Most people carry their demons around with them, buried down deep inside. Writers wrestle their demons to the surface, fling them onto the page, then call them characters.

C.K. Webb (via maxkirin)
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I love sleep. My life has the tendency to fall apart when I’m awake, you know?

Ernest Hemingway (via blomai)
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  • AnonymousWhat's your opinion on writing from multiple perspectives? Like, one chapter would be from Bob's POV, and then the next from Shirley's, ect. Do you have any tips for this?
  • clevergirlhelps

    I love multiple POV stories! I really like when authors explore multiple characters and really give the readers a chance to take in the story from many perspectives.

    Multiple POV stories work best when:

    • You have many plots. The more complex the story, the more information you need to feed the reader for the story to work. Sometimes it’s just not possible to get all that information through a single protagonist. Many protagonists, however, are better suited to learning all that information. Many protagonists - especially if they aren’t working together - are also better at screwing up plans and creating chaos. 
    • The plot is character-based. A character-based plot means the story deals more with internal struggles than external struggles. If your plot is character based, you really want to show the reader what all the major characters are feeling. Again, a single protagonist probably isn’t privy to everyone’s emotions.

    Tips:

    • Your POV characters don’t need equal time. And when I say equal time, I mean in chapter time or wordcount time. Devote time to the most important characters and most important situations. Do as the plot demands, not as the character demands.
    • Don’t double up scenes. One of my least favorite moments in multiple POV stories is when the author covers an event with one POV character, then goes back to the beginning of the event to cover it again with another character. If you want another character’s perspective, let them remember parts of the event or revisit as little of the even as you possibly can.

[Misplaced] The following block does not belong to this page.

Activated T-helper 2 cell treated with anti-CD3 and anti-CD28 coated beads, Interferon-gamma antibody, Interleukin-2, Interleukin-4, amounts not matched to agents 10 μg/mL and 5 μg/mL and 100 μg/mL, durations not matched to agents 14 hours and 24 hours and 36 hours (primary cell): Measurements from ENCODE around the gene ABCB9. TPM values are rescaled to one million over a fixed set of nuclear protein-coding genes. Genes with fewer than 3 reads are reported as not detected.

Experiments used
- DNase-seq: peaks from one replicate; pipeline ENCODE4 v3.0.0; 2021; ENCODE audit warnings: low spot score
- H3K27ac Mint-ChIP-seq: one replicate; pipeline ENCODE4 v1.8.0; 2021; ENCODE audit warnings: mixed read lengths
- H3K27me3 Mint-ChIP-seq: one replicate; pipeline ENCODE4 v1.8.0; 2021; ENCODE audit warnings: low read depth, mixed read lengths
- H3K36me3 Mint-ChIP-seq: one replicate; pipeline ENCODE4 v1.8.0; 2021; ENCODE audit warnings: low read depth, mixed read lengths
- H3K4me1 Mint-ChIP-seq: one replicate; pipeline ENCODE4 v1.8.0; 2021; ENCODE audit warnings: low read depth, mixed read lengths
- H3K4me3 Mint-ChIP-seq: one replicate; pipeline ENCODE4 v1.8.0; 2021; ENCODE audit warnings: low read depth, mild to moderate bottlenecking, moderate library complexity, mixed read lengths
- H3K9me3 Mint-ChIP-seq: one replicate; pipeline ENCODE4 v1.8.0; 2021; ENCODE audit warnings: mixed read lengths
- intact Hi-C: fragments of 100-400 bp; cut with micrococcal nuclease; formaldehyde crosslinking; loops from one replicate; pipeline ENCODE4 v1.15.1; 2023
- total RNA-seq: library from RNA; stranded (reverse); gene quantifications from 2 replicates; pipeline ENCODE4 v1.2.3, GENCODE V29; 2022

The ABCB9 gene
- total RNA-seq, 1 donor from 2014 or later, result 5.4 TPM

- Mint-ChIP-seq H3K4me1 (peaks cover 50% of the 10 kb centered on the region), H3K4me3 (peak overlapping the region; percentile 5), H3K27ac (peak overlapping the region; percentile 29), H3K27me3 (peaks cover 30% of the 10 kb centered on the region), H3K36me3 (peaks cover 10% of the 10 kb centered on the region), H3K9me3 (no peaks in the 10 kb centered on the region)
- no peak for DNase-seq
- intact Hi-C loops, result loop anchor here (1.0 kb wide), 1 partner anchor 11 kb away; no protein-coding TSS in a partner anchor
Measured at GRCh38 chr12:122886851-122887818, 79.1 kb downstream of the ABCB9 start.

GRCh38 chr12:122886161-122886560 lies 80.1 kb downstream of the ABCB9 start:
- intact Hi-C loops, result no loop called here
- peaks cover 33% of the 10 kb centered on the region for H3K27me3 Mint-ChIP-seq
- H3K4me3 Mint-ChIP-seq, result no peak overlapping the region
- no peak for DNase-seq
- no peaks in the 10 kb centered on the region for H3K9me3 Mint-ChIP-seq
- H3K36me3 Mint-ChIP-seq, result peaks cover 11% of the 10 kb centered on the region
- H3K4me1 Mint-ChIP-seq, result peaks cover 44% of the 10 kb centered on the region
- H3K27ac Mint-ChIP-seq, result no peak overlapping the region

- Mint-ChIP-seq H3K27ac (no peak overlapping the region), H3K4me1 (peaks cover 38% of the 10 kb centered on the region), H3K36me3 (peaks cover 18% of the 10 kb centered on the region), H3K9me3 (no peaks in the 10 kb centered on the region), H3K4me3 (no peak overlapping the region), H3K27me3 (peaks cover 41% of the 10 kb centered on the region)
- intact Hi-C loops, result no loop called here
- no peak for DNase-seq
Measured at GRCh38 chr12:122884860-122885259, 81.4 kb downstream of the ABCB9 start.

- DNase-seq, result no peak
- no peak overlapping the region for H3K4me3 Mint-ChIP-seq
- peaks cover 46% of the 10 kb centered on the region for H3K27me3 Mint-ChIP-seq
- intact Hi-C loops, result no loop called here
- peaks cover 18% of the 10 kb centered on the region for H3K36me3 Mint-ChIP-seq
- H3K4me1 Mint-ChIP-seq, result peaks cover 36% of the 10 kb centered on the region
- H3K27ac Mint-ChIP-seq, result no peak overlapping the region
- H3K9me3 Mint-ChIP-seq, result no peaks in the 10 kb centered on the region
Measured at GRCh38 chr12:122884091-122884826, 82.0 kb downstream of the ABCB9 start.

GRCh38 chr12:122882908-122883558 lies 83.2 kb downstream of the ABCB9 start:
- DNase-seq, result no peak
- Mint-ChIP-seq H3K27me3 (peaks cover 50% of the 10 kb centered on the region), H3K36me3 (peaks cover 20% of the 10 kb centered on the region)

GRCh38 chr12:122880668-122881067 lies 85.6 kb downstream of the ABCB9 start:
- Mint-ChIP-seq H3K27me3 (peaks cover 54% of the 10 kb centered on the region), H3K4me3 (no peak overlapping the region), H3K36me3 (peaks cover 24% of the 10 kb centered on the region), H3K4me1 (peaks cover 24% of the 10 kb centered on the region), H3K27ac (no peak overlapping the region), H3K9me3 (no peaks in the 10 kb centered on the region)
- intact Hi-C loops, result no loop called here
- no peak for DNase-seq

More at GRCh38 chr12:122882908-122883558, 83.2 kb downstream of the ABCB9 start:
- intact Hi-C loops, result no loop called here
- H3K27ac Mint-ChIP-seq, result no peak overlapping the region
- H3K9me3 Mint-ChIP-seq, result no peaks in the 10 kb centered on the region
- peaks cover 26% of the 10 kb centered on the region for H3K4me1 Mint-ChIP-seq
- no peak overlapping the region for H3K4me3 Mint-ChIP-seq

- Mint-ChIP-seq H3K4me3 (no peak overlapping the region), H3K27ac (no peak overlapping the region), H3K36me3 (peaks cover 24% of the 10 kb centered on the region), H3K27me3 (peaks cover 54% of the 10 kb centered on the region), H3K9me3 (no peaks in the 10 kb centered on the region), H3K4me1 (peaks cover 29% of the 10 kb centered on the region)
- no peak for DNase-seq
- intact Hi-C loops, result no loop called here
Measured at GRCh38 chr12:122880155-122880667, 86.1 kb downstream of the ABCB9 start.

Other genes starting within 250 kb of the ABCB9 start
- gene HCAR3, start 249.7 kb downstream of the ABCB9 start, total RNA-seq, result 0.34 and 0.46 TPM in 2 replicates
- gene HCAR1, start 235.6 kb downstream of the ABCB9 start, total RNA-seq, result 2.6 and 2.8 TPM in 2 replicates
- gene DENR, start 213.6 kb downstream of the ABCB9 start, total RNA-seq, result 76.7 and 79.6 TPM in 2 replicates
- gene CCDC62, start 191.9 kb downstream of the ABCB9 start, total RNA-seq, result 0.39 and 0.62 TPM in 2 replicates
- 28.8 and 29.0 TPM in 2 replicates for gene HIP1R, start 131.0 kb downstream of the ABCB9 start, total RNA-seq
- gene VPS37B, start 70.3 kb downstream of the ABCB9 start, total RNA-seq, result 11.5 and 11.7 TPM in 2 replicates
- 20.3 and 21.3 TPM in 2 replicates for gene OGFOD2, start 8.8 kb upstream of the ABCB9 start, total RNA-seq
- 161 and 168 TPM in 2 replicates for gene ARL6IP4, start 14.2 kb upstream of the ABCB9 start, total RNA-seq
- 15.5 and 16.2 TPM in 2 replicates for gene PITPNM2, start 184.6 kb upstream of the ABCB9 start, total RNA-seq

• Work on voice. You want to keep those characters as distinct as possible. They are different people, after all. I have a voice tag here to get you started.
    • Divide the POVs. Not with that awful fanfiction.net **KATNISS’ POV** paragraph starter. Divide POVs by chapter or put a little divider thingy in between POVs if you’re switching in the middle of a chapter. 
    • Keep track of information. Your POV characters will not know the same things because they live different lives and will be exposed to different situations. If your POV character suddenly knows something they shouldn’t, you’ll have a plot hole.
    • Try to avoid one-shot POVs. One-shot POVs are when a character gets one POV chapter, then no others. There’s nothing wrong with it, but it feels strange to hear from a character once and then no other times. 
    • The plots should interact. Even if the POV characters never meet, their plots should have a common element: for example, a common struggle, a common character, or a common theme. This prevents the story from becoming a collection of badly patched short stories.  
  • Caela

    👍

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I don’t think people love me. They love versions of me I have spun for them, versions of me they have construed in their minds. The easy versions of me, the easy parts of me to love.

 this is so sad but true (via caffheine)
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Stop saying sorry. Say thank you instead. When you say, “sorry for being a jerk” the other person is forced to either call you a jerk or say it wasnt a big deal. Instead, say “thank you for being so patient with me” so the other person has a reason to say they love you.

I saw this gem on Reddit tonight.  It was posted under a topic of “What ‘little’ things you can do to improve your relationship with your significant other.”  I’m definitely taking this piece of advice with me into my next relationship. (via blakebaggott)

Love this.

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